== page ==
Welcome to part three of my series on behaviors small business people should avoid. Okay, okay, I can already hear the perfectionists in the audience shouting, “What’s wrong with being a perfectionist? I’m proud to be a perfectionist!” Well, there’s plenty wrong with it. When you can’t let go of something until it’s perfect, you’ll procrastinate, perhaps face cost overruns, and may not even satisfy the client because you’re so late with your delivery. What good is something to a client if it is perfect but gets there too late to be of help or so late that it causes problems with their own operations? In general, clients don’t like vendors who cause them heart palpitations by constantly pushing up against deadlines.
And if you’re too busy fussing over every single detail of a project, you will tend to make things more complicated than they need to be. Perfectionists over-analyze, over-think and in general, over-do everything. When you’re so wrapped up by the minutiae of a project, it’s very likely that you’ll lose sight of the big picture.
If you have a staff, your perfectionism will drive them nuts because you try to control everything they do. I once worked for a woman who thought there was only one way to do things and that was her way. Every paragraph of every press release had to be analyzed, redrafted, and then thought about some more. Public relations is a deadline-driven business and her inability to “let go” of anything until it was perfect in her eyes made the already crazy deadlines even crazier. It led to staff burnout and, in my case, was part of the reason I quit.
Perhaps worst of all, your ability to grow your business can be seriously stymied if you are a perfectionist. You may spend so much time perfecting each and every task that you have no time to devote to innovating new products, to attracting new clients for your services, or other activities that will support business growth.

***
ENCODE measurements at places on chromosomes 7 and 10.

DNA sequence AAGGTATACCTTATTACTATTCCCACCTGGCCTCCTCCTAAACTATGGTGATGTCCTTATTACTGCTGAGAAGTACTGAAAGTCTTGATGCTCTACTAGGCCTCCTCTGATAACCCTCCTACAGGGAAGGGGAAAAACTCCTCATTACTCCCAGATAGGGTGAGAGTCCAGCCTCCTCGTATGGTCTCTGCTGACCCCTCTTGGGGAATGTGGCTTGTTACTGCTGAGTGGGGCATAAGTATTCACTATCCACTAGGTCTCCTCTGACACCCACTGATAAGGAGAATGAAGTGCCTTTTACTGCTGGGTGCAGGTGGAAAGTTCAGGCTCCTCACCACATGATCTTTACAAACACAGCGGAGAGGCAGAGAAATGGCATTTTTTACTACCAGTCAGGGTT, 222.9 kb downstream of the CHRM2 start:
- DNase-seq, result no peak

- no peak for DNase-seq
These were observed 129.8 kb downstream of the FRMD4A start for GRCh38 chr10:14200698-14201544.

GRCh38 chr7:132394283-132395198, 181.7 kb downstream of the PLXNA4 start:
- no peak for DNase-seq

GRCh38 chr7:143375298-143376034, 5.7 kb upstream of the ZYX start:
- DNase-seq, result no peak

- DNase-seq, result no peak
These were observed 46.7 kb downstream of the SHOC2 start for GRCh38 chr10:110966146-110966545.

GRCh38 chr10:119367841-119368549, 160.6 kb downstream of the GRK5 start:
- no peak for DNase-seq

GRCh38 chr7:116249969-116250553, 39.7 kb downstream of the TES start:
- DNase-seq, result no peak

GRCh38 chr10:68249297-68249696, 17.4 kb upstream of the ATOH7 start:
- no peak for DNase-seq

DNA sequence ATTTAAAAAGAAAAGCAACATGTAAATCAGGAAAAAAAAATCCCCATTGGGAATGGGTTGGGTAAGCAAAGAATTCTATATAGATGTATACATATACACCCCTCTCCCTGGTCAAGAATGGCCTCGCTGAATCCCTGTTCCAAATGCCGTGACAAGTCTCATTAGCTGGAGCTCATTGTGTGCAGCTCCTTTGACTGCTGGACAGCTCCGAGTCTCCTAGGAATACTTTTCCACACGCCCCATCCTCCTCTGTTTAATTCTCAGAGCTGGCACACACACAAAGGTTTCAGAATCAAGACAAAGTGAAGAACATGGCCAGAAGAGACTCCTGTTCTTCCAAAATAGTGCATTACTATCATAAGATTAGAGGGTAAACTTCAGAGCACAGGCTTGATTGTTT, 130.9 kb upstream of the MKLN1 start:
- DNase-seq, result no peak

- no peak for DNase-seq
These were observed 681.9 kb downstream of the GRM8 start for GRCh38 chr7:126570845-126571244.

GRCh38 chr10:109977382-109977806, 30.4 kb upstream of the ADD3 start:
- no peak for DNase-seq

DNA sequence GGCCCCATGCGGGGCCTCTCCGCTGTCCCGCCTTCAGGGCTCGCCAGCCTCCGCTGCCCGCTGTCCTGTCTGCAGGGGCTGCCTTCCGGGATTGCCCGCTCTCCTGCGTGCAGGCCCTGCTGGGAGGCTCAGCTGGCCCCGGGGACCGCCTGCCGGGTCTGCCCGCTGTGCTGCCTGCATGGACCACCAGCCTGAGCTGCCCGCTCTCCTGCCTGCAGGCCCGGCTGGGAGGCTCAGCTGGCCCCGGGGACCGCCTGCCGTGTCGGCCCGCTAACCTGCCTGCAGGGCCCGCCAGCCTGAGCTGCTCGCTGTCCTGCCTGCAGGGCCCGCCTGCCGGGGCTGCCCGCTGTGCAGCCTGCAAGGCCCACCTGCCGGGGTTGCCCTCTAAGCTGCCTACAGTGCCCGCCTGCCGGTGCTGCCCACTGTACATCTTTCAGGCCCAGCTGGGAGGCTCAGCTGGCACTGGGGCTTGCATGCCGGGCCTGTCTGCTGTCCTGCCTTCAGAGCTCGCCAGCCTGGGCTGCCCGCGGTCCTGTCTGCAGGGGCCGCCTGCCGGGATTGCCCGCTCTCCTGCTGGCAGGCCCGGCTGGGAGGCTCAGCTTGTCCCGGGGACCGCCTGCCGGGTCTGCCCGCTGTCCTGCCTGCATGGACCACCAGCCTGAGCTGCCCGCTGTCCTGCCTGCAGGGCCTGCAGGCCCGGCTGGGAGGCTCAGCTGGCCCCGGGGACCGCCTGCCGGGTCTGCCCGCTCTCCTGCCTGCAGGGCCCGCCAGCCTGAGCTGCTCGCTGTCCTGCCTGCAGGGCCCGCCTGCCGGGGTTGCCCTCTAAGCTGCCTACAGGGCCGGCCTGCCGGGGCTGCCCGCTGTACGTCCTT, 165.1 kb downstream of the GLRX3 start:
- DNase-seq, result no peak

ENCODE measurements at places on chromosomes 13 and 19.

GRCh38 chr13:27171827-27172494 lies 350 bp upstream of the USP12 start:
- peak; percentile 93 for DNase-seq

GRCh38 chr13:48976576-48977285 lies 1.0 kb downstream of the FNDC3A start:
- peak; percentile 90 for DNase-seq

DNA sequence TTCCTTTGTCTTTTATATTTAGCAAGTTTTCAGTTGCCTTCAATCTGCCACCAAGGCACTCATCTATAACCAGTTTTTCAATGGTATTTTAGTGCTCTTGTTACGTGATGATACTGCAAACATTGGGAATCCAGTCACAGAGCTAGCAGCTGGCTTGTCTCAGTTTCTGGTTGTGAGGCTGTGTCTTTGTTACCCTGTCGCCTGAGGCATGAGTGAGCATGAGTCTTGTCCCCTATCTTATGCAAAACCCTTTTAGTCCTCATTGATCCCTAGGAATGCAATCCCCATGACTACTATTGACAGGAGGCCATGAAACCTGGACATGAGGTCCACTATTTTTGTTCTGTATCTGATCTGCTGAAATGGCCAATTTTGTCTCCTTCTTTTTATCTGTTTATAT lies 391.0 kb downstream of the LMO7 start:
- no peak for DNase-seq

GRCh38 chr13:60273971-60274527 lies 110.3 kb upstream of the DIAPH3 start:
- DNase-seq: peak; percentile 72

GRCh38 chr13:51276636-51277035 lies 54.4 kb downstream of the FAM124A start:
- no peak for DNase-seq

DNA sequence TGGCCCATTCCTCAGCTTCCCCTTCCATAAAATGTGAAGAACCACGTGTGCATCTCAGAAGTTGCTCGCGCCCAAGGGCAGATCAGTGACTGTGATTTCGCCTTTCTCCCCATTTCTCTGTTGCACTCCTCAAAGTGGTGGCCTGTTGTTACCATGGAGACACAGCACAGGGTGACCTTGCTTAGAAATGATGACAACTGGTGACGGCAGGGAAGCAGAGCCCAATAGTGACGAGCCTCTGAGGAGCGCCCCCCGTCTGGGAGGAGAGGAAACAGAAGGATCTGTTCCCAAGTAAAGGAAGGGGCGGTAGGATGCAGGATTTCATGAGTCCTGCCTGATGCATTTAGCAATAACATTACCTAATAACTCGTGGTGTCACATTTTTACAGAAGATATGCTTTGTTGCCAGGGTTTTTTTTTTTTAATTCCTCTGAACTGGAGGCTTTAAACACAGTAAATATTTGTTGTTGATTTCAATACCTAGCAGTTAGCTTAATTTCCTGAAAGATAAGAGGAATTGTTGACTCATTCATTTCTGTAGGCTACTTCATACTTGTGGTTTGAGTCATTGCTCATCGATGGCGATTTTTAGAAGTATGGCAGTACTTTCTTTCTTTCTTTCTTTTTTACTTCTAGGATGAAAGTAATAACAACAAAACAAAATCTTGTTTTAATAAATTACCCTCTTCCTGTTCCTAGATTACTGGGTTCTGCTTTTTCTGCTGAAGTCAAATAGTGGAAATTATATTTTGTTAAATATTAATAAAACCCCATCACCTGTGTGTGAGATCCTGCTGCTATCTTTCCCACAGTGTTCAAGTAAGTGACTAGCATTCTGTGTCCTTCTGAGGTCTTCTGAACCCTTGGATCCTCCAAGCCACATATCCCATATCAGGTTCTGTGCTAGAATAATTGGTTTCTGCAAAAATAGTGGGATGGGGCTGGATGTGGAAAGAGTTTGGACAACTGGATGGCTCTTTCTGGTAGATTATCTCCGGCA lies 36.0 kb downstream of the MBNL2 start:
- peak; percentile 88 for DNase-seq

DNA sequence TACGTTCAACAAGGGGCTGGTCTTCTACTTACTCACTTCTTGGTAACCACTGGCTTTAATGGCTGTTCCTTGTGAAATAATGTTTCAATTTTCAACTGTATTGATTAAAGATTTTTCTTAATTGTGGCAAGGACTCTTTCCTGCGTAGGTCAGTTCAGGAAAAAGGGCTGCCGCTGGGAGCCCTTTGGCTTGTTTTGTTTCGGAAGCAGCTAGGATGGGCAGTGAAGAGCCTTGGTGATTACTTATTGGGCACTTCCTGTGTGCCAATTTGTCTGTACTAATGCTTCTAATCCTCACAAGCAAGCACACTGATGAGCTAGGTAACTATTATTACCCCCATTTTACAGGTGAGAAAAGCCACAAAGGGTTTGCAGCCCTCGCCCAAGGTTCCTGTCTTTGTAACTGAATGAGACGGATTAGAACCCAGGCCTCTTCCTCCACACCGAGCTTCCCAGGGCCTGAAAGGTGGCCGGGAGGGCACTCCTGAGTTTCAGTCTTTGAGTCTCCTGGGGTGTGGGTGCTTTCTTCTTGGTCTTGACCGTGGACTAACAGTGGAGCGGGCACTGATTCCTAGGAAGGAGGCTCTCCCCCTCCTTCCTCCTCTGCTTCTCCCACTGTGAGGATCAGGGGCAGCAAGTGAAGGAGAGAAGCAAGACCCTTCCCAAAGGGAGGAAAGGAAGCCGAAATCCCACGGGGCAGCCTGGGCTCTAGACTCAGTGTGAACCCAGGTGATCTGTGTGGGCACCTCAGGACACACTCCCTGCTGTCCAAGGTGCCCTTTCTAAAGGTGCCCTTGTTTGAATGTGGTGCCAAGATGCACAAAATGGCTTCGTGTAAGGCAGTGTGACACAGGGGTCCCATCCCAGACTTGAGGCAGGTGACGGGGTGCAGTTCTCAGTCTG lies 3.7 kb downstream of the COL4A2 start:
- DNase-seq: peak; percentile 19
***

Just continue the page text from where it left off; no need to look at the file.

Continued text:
Not advocating sloppiness
Now obviously, I am not arguing in favor of being slipshod. We all take pride on our work and want to do a good job for those who buy our products or services. But there does come a point in every project where the law of diminishing returns kicks in and you need to recognize when the amount of difference you’re making by seeking perfection simply won’t be meaningful enough to your end-user to justify the effort.
For example, every time I pick up one of the books I’ve written, I can find something that I’d like to revise. But I long ago accepted that writers are never truly satisfied so that when the deadline comes and it’s time to turn over a manuscript, I don’t fret that still one more draft would make the difference between a good book and a perfect book.
And perhaps that is the biggest downside of perfectionism. If you constantly strive to be perfect and to do everything perfectly, you may never be truly satisfied with anything, no matter how much hard work you put into it. Instead, live by this motto: “Always do your best,” recognizing that on some days, your best will be truly fabulous and on other days it will just be good but it is still the best you have to offer the world on that day.
Since I don’t suffer from perfectionism, I am at a loss to provide you with other advice on how to overcome such tendencies. Fortunately, I came across this great article, “Overcoming Perfectionism in 8 Steps,” that should be of help. Good luck!